On one level, my inspiration here is from contemporary stained-glass windows in cathedrals. These collages evoke standing inside Grace Cathedral in San Francisco, for example, the stained glass illuminated from outside, flooding the walls and floor with colored patterns of light, the sacredness of the space created as much by this illumination as by any conventional religious association. I plan to print some of these "windows" pieces large, and hang them so that they in turn evoke the feeling of cathedral windows.

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Dusk in the Grand Tetons 2

images from Grand Teton National Park, Wyoming, March 2010
For previous images look here.

Two days at Jackson Hole. Found a hotel I could afford, and later a dinner at a very good restaurant downtown. I checked in, then grabbed the cameras and drove up to the Park not long before dark. I had just enough time to make some images like these at dusk, from two or three known vantage points, before the light entirely failed. In the morning, I checked out of my hotel, went up to the Park and spent most of the day there again, before driving east towards Casper. Next trip, I plan to spend at least two or three nights in Jackson, to give me more time with the region, and to make video as well as stills.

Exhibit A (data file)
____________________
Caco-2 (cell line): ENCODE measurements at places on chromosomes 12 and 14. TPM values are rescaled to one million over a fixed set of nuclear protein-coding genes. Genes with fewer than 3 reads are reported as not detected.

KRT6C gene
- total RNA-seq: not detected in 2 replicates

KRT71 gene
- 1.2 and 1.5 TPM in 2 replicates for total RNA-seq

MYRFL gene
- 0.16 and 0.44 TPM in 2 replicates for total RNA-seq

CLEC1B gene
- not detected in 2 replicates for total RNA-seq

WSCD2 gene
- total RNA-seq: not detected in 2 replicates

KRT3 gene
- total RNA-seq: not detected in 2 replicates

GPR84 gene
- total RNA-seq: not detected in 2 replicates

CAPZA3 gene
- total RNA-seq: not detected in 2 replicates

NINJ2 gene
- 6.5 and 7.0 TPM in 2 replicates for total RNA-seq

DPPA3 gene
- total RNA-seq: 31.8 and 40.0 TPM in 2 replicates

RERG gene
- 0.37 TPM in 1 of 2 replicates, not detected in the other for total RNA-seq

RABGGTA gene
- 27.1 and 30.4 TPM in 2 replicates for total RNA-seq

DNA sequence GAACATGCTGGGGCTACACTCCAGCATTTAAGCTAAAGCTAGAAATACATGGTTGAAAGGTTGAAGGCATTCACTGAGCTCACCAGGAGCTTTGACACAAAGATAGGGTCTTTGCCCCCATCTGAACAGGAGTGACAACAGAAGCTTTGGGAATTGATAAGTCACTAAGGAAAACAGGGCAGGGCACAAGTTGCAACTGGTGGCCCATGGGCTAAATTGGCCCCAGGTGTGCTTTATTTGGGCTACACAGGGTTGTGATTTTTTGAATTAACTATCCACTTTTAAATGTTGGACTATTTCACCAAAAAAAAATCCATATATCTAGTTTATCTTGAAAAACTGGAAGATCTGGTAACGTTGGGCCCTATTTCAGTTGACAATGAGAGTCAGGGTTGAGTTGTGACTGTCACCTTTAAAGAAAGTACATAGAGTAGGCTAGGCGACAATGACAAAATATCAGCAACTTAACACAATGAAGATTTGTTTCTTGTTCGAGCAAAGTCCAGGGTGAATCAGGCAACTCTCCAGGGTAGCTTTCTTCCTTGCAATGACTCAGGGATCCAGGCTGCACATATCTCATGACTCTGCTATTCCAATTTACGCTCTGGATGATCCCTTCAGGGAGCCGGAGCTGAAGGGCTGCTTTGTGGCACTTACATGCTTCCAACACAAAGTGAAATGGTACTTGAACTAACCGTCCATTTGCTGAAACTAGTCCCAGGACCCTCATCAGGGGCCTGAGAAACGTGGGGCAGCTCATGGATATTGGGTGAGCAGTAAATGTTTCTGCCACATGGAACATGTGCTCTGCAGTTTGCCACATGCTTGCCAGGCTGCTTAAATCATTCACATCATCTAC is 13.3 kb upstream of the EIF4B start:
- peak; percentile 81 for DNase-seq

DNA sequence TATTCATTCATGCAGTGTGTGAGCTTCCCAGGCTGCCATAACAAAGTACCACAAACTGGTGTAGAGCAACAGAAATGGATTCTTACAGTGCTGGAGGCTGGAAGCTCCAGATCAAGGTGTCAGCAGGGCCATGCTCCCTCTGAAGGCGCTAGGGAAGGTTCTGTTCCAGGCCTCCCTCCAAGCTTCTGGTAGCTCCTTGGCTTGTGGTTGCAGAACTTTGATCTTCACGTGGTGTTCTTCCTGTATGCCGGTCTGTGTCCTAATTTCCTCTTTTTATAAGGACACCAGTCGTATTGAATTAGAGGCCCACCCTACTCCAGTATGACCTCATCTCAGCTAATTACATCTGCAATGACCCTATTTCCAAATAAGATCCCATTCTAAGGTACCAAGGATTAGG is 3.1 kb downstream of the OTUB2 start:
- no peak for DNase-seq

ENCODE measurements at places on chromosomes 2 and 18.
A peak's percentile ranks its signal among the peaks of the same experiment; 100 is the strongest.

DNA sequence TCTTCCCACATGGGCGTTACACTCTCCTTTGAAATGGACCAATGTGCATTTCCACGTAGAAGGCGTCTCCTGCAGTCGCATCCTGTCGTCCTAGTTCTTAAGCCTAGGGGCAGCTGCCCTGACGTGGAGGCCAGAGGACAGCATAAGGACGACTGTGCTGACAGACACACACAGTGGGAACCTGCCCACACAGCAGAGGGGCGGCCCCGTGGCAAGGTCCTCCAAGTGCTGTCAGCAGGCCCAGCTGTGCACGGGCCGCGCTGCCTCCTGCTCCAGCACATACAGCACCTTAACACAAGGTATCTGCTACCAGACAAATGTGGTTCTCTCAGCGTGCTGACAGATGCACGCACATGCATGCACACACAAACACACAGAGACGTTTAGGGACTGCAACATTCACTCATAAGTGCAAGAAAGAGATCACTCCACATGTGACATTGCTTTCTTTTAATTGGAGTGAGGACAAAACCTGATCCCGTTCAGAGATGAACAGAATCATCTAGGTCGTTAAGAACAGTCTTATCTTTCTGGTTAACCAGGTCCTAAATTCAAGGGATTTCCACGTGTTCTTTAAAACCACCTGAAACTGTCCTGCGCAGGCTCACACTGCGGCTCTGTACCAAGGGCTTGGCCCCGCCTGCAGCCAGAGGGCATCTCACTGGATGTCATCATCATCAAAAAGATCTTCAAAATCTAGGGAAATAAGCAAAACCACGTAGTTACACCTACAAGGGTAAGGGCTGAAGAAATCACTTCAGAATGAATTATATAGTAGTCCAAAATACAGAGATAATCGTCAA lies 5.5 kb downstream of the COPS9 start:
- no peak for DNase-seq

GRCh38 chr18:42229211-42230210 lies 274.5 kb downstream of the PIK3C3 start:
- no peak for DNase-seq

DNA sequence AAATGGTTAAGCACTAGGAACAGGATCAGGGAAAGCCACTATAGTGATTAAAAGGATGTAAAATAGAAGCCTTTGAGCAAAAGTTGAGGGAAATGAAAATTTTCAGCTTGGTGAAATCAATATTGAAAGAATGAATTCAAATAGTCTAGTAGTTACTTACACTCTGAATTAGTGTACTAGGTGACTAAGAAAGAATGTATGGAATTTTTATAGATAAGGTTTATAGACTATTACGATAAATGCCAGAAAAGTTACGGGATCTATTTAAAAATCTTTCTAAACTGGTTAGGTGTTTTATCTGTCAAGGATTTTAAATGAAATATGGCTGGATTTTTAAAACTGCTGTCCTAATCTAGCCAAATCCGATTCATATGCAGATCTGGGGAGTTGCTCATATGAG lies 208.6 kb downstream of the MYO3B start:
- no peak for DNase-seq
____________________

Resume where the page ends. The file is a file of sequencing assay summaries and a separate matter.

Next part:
At the last moment, just at dusk, a spread of cloud south over the Teton peaks opened up, letting a blue veil of light through. A thin window in the sky into the blue light just past sunset. Not long after, the light failed completely, and I drove back to my hotel in full dark.

These images of the clouds letting through a slash of brighter light over the peaks are some of my favorites from this entire roadtrip.

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Saturday, November 06, 2010

Entering the Matrix

Consider creativity as a matrix of possibilities.

Visualize, if you can, a multi-dimensional grid, with various loci on the grid being locations of different types of creative action. You can add as many dimensions as you can work with. I do a lot of 3D geometry in my mind; I have a knack for spatial geometry, I've always been able to do it. (It took me longer to absorb the algebraic equations that describe spatial geometry, not to mention nonlinear dynamics, but being able to visualize everything is a big help.)